Rob Kempson’s The Way Back To Thursday, directed by Briana Brown at Theatre Passe Muraille, is a poignant, heart-wrenching journey through the relationship of a boy and his grandmother, from youth to adulthood. This play is inspired by several interviews Kempson had with young men about their relationships with their grandmothers. Kempson, whose own grandmother passed away when he was young, has crafted a realistic connection between Cameron (Rob Kempson) and Grandma (Astrid Van Wieren) that shifts fluidly between an inspiring tale of kinship and a volatile coming of age story. The Way Back To Thursday is written as a traditional song cycle, with both characters using song to independently illustrate their version of the story.
Cameron is looking back on his time spent with Grandma. Now an adult living in Vancouver, Cameron recalls his Thursday movie nights with Grandma, a precursor to his job as a filmmaker out west. He also recalls his struggles with his sexuality and the pressure of trying to be something that he’s not, along with aspects of his youth that end up distancing himself from Grandma and lead to him inevitably moving away from her to Vancouver. At the same time, Grandma is also recalling her version of movie nights spent with her grandson. The love she had for him, still has for him, and Cameron's absence in her life, create a second narrative that Kempson weaves together with Cameron's version of events.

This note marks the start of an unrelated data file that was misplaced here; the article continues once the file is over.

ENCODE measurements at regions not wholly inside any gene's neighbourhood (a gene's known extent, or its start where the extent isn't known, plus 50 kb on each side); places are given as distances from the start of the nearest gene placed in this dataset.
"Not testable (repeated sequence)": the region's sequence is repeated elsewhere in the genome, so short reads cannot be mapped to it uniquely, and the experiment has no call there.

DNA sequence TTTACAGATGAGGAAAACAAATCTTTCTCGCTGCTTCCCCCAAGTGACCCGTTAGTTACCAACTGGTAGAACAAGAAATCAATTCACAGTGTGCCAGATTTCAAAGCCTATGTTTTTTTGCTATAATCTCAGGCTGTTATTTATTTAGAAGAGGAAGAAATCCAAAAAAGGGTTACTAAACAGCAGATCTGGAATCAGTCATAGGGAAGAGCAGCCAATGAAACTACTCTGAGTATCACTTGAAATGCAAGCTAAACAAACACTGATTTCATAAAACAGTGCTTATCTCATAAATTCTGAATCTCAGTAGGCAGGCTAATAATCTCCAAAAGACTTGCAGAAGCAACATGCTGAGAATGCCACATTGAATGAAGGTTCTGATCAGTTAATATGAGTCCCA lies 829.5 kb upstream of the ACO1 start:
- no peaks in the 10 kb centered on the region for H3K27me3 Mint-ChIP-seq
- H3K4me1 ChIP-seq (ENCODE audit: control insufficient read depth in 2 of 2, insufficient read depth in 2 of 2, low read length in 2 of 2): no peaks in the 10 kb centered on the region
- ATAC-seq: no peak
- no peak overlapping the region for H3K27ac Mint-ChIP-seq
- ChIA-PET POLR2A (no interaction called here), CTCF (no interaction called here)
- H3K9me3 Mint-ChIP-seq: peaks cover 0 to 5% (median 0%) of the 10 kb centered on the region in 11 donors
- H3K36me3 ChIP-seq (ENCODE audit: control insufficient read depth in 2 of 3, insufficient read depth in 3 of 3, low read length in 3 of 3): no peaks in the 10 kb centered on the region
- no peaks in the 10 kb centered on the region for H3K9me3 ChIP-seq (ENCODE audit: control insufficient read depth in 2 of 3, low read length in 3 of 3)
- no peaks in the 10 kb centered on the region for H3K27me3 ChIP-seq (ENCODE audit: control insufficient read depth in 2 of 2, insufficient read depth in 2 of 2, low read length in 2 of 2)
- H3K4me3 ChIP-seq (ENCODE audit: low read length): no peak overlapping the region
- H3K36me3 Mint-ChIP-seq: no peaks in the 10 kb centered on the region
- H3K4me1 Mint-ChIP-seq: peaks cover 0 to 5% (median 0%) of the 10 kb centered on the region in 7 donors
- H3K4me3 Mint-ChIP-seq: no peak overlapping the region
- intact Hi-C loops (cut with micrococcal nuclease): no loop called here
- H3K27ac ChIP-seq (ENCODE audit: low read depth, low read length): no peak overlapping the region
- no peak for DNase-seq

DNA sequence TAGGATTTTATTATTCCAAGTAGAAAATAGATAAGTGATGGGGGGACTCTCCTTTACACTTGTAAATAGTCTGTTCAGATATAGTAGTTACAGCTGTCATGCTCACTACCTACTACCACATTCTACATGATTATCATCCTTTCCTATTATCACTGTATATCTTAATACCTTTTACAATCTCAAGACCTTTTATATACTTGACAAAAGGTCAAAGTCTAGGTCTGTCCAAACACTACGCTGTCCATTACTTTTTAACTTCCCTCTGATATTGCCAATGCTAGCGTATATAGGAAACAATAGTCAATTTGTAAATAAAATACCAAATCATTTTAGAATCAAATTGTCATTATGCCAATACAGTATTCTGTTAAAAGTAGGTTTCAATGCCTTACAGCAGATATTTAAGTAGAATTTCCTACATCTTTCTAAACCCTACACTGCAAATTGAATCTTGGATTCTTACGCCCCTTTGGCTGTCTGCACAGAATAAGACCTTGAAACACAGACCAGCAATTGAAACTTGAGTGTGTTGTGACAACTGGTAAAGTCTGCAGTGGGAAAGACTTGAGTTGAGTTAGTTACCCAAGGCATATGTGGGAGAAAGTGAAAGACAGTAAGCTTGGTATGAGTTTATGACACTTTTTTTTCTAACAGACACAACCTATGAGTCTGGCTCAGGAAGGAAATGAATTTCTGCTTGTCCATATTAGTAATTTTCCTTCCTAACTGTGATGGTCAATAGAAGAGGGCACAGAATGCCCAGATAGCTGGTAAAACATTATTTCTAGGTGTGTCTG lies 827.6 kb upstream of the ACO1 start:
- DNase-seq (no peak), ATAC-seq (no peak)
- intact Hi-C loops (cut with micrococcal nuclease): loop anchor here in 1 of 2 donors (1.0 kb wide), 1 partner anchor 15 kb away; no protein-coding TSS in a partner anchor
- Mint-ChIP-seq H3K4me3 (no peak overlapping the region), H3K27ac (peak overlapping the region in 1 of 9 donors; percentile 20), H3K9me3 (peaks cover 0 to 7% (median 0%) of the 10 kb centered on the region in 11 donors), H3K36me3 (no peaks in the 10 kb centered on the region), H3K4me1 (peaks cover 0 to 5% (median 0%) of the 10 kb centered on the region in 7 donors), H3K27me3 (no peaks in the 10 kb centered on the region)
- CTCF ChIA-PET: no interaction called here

Kempson uses the song cycle format to place limits on the physical connection between the actors onstage, crafting a dual soliloquy of sorts, as opposed to a straightforward interplay between Cameron and Grandma. The format works to bring both characters’ stories and emotions to light, but the lack of interaction between the characters onstage at times works against the emotional drive of the play. Kempson and Van Wieren excel at using the staging and props to bring their own version of events to life, and there is clever use of space to illustrate different points in time. However, the passion of the two actors and their connection to the audience is somewhat stunted by their inability to communicate directly with each other. What little interaction they do share seems somewhat out of place as a result.
The set design by Beth Kates smartly divides the space into sections that are used to represent different points in time for the characters. This is coupled with excellent costuming by Katie Horrill; with the disrobing of a shirt or the removal of glasses, the costumes enable the characters to shift effortlessly between time periods.
Overall, The Way Back To Thursday is a well-crafted look into a relationship worth exploring. While unusual, the song cycle format allows the characters to investigate, in a unique fashion, the relationship that has come to define them both.
The Way Back To Thursday runs until February 8th at Theatre Passe Muraille. Tickets are $32.50 or $27.50 for seniors and $15 for the under 30 crowd. Visit www.passemuraille.on.ca or call 416-504-7529 for tickets.
photo credit: Michael Cooper
Featured in photo: Rob Kempson, Astrid Van Wieren